Frank, the 1912 Touring we bought from Royce is getting ready for a new paint job. The body number, B-15295. is on the top/front of the front seat riser as well as on the bottom of both rear doors. Fortunately for me, Royce went through all the mechanicals before the T found it's way to Conroe, Texas. Drives really nice. The body is already loose from the frame so that's about to come off. Got the painter in line now, so hopefully we can get the dark blue paint in place before too long
That's a beautiful car and it will be great blue. Tim
I checked our Files on this car and can NOT find Cars Engine Serial #, What is it?
-Keep the photos coming!
Casting date, 11-22-11, vin. 93622. The mtfca site tells me the engine was cast on the date shown and the vin was stamped when the car was sold in February, 1912. Not sure that's correct but that's what it shows.
no more pi-orange !
: ^ )
Back in 1989 - 92 when Bruce McCalley was writing the book no one knew of the existence of the Accounts Receivables archive at the Benson Ford. Trent Boggess found it while reorganizing some things, I believe around 2002 or thereabouts. By that time Bruce's book was long out of print.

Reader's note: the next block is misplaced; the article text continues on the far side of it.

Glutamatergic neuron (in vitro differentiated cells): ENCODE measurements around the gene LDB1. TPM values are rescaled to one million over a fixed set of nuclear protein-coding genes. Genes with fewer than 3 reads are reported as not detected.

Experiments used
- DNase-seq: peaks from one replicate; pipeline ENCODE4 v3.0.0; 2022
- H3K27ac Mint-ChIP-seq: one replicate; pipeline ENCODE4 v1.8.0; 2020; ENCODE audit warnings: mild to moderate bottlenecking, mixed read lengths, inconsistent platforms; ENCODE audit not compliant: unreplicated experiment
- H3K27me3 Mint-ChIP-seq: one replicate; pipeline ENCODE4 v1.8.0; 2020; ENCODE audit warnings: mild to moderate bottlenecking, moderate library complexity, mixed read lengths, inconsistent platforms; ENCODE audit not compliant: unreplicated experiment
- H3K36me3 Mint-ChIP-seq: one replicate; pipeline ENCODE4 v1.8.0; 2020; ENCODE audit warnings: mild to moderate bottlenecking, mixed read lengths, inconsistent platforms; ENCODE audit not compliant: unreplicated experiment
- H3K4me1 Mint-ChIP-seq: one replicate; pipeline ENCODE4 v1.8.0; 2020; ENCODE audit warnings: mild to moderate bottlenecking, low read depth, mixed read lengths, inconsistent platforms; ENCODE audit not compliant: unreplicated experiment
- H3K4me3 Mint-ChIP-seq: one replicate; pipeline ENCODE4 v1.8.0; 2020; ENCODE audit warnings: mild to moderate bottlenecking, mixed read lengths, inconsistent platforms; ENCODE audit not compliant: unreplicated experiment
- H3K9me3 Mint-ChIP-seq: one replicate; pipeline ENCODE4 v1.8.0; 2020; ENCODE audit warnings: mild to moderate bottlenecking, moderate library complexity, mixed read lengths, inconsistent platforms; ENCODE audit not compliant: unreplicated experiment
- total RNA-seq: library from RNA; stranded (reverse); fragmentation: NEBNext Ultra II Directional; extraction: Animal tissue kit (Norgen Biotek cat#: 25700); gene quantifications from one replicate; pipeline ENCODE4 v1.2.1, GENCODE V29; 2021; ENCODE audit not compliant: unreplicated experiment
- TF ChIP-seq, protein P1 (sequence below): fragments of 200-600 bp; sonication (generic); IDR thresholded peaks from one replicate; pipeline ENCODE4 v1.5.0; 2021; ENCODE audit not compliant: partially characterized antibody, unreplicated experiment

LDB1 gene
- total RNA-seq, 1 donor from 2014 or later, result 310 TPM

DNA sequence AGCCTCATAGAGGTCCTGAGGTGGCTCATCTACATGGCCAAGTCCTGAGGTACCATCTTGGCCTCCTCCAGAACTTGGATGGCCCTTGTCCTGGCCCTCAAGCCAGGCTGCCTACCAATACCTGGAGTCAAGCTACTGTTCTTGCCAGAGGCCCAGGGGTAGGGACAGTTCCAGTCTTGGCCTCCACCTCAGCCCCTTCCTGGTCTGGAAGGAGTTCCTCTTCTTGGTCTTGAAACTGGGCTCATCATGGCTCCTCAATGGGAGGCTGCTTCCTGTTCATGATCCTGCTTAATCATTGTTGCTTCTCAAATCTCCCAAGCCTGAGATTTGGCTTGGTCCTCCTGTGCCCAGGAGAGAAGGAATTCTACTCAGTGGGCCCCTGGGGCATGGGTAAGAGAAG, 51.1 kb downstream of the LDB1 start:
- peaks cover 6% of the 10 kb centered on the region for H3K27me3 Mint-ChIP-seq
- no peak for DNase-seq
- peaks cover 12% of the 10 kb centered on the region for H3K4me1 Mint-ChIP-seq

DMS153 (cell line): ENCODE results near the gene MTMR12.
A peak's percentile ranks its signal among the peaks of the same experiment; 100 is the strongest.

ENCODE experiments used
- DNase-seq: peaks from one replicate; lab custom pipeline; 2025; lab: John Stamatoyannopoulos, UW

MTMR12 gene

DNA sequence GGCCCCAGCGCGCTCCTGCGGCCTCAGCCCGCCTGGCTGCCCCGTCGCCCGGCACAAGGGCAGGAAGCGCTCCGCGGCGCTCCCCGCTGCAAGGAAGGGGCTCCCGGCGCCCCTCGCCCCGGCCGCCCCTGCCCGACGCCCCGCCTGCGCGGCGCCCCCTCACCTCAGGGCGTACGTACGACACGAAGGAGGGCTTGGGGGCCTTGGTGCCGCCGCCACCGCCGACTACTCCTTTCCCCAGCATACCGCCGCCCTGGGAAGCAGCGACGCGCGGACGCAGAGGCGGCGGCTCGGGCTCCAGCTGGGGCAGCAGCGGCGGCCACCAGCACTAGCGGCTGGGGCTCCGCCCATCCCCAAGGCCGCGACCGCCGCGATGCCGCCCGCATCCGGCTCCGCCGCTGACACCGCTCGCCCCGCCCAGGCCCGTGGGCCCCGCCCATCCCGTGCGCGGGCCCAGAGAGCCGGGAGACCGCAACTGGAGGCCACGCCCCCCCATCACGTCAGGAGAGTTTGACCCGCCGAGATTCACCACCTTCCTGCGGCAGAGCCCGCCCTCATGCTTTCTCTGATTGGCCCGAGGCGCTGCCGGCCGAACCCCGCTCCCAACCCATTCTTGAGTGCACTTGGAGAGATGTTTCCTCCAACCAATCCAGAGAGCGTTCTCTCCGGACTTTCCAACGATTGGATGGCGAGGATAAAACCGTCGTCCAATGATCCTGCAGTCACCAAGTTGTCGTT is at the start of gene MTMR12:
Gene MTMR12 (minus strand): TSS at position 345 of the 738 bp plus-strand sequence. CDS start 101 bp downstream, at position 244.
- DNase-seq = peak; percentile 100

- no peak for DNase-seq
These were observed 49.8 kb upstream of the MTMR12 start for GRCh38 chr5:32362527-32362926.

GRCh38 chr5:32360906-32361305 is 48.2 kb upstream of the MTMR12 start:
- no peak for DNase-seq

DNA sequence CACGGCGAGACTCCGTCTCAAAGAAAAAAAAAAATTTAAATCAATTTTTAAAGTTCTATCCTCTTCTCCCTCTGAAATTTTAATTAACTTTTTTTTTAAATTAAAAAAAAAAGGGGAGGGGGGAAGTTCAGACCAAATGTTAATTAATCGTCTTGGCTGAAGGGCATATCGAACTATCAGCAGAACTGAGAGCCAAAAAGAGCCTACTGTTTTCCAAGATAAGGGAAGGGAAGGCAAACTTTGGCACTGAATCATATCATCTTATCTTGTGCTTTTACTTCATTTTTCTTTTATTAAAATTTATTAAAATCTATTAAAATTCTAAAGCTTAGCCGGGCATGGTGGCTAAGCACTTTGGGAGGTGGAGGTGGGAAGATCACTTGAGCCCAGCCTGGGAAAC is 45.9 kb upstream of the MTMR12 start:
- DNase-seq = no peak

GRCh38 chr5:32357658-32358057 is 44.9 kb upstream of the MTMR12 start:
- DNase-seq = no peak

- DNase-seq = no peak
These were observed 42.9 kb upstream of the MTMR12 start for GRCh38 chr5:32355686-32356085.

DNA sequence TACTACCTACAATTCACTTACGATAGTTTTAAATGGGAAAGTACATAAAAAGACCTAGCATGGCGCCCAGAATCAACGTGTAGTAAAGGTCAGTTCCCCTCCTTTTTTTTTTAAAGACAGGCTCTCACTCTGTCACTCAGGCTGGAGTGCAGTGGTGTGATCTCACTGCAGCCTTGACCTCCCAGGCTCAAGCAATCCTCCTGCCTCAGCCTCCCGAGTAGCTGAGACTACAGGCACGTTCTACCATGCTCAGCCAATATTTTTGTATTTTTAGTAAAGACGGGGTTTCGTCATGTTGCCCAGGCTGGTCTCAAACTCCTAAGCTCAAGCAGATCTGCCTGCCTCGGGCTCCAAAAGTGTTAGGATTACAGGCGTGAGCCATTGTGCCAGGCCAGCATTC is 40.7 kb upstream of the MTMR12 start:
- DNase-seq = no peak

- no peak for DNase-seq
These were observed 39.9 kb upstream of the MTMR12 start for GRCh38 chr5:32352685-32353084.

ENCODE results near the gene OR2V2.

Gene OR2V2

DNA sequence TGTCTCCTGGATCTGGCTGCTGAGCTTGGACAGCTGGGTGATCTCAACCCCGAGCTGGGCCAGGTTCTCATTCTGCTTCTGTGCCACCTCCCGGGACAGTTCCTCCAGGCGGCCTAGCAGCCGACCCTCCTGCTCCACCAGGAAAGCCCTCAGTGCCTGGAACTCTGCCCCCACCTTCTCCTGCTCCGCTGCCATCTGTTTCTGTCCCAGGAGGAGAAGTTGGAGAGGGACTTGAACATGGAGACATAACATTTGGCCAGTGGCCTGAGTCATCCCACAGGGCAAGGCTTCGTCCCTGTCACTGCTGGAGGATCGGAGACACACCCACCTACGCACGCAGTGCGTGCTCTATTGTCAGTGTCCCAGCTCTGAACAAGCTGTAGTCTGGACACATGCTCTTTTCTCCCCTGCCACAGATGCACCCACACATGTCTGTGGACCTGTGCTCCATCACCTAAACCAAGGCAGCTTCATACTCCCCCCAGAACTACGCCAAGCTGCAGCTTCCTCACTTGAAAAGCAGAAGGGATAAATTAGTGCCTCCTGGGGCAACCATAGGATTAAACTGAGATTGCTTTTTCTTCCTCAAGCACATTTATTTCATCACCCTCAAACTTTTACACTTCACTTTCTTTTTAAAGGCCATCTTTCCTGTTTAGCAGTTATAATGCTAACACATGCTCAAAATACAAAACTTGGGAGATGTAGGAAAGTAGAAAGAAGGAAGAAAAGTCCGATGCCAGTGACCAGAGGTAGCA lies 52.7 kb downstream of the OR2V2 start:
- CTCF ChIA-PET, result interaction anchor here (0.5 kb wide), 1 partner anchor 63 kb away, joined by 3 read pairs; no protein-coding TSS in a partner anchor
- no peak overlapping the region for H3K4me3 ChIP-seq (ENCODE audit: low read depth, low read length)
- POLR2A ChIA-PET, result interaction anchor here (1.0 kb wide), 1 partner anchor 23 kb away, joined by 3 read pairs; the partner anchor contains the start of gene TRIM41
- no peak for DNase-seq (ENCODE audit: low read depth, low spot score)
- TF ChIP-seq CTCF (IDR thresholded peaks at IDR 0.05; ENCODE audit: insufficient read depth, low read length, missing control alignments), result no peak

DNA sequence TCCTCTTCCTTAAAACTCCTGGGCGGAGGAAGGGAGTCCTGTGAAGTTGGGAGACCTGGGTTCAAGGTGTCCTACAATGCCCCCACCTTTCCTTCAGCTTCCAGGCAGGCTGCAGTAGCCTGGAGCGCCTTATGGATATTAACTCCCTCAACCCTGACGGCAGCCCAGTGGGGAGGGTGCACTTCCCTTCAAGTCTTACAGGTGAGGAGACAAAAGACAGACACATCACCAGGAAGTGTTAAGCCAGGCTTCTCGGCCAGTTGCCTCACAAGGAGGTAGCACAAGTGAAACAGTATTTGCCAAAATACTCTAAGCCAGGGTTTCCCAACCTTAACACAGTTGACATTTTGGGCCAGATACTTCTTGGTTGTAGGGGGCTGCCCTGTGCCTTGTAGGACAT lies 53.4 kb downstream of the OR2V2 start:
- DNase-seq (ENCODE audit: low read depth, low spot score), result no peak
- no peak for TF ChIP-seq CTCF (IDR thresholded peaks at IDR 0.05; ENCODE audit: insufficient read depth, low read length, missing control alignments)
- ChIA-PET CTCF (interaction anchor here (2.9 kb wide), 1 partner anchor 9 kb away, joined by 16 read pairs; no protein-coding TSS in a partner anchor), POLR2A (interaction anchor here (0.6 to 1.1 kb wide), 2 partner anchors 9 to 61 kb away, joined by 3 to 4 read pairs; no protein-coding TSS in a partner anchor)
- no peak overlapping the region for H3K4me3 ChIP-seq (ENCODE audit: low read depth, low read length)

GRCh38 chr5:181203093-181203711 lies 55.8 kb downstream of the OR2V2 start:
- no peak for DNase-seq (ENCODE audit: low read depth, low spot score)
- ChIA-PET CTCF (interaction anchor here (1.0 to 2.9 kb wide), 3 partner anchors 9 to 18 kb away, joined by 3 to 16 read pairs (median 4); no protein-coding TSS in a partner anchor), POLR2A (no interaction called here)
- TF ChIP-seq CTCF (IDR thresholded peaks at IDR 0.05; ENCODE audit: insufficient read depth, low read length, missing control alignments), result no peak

Bottom line first - Bruce's numbers for 1912 are completely in error. They are off by about 10,000 - 15,000 serial numbers or by 1 - 2 months depending on how you want to look at it. I asked Bruce where the numbers came from, he said that there was a list compiled by someone that was the basis of it, not anything from Ford, and not documented to any period published figures.
Your car with serial number in the 93XXX range would have been shipped from the factory between approximately December 1, 1911, and December 25, 1911 according to my research done at the Benson Ford in 2008 - 2009. I spent about 3 full days during two separate visits at the Benson Ford looking specifically for the shipping record for that car.
I sent you a copy of a ledger page showing the 93XXX serialized cars shipping in December 1911 for example. I could have had 30 - 40 examples like that, if I had wanted to pay the docents $35 per page for additional ones.
The casting date is another example of how you can tell approximately when a particular car shipped. In winter of 1911 it would take about 7-10 days on average for a casting to make its way from the machine shop to a car being shipped.
Thanks Royce. It's good to know the history of the car, but to me, the main thing is that's it's in my garage and runs great. Got my painter set yesterday afternoon and he's just around the corner and does a good job. I'm having fun with the car and learning all I can about it. Thanks again.